Academic journal article Australian Journal of Education

Social Class, Identity and the 'Good' Student: Negotiating University Culture

Academic journal article Australian Journal of Education

Social Class, Identity and the 'Good' Student: Negotiating University Culture

Article excerpt

Through the use of narrative portraits this paper discusses social class and identity, as working-class university students perceive them. With government policy encouraging wider participation rates from under-represented groups of people within the university sector, working-class students have found themselves to be the objects of much research. Working-class students are, for the most part, studied as though they are docile bodies, unable to participate in the construction of who they are, and working-class accounts of university experiences are quite often compared to the middle-class norms. This paper explores how working-class students see themselves within the university culture. Working-class students' voices and stories form the focus of this paper, in which the language of 'disadvantage' is dealt with and the ideologies of class identity explored.

Keywords

social class

higher education

communities

working-class students

non-traditional student

barriers to participation

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In a postmodern and post-Marxist world, theories about class have become increasingly complex and conflicting, and there has been a shift away from using class as a theoretical framework for research (Calhoun, 1996; McGregor, 1997; Skeggs, 1997; Weedon, 1999). While social class has historically been a 'central theme within educational and sociological theorising, research and analysis' (Archer et al., 2003), writers such as Milner (1999, p. 7) suggest a shift away from class as a theoretical framework has occurred because of 'an increasing preoccupation with the cultural effects of other kinds of cultural difference--gender, race, ethnicity, sexuality'. As hooks (2000) says, class nowadays is the 'uncool subject'. In her view, 'It's the subject that makes us all tense, nervous, uncertain about where we stand' (p. vii). In these circumstances, it should be hardly surprising that class analysis of our social and political institutions is often dismissed as 'dogmatic, ideological, or deluded' (Aronowitz, 2003, p. 18).Accordingly, matters of class power are 'sanitized and its powerful effects on the life chances of working-class students is denuded or made invisible' (McLaren & Farahmandpur, 2005a, p. 8).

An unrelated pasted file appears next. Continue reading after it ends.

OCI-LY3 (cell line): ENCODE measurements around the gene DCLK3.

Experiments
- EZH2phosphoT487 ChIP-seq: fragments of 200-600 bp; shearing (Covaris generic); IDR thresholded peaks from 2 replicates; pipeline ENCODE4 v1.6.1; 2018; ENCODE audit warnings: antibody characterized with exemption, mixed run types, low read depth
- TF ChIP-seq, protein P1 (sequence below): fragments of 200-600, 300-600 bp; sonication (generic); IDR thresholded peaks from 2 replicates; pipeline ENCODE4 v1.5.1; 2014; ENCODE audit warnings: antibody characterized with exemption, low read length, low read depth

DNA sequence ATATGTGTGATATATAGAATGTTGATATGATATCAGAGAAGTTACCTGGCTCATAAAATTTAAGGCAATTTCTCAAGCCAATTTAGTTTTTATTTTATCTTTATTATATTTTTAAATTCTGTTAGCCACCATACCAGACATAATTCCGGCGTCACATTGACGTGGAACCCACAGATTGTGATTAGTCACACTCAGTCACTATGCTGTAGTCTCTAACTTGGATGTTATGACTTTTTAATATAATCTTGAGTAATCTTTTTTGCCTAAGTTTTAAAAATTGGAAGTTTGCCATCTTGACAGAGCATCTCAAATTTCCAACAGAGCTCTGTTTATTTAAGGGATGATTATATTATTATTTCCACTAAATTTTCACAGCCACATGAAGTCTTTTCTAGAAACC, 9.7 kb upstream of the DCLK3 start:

In response, we share McGregor's (1997, p. 2) view that it is 'impossible to understand Australia or the lives of Australians without reference to class'. Throughout this study, the category of class resonated repeatedly for us as we spoke to students about their lives and experience. We acknowledge that issues associated with social class and access to education 'play an important role in ensuring either the reproduction of (middle-class) privileges or (working-class) disadvantages' (Archer et al., 2003, p. 5). McGregor (1997, p. 39) sums this up:

   Schools in working-class suburbs, attended largely by working-class
   children, tend to channel their pupils into working-class jobs; the
   proportion of children who leave school as soon as they can is
   high; expectations of going to university are low; as a
   consequence, few working-class boys, and even fewer working-class
   girls, complete a university education.

Thus, while class may have become a part of our cultural and political 'unconsciousness' (Aronowitz, 2003, p. 25) we want to argue that it remains a salient and powerful category in understanding the cultural processes of advantaging and disadvantaging of students in education. Skeggs (1997, p. 7) explains

   [Class is] a major feature of subjectivity, a historical
   specificity and part of a struggle over access to resources and
   ways of being. Class ... is central to us all, even if we do not
   feel impeded by it or choose not to recognize it, or to avoid it
   through disidentifications and dissimulations.

In a modest way we want to contribute to this conversation by exploring the stories of a small group of working-class students on a regional university campus in Western Australia. …

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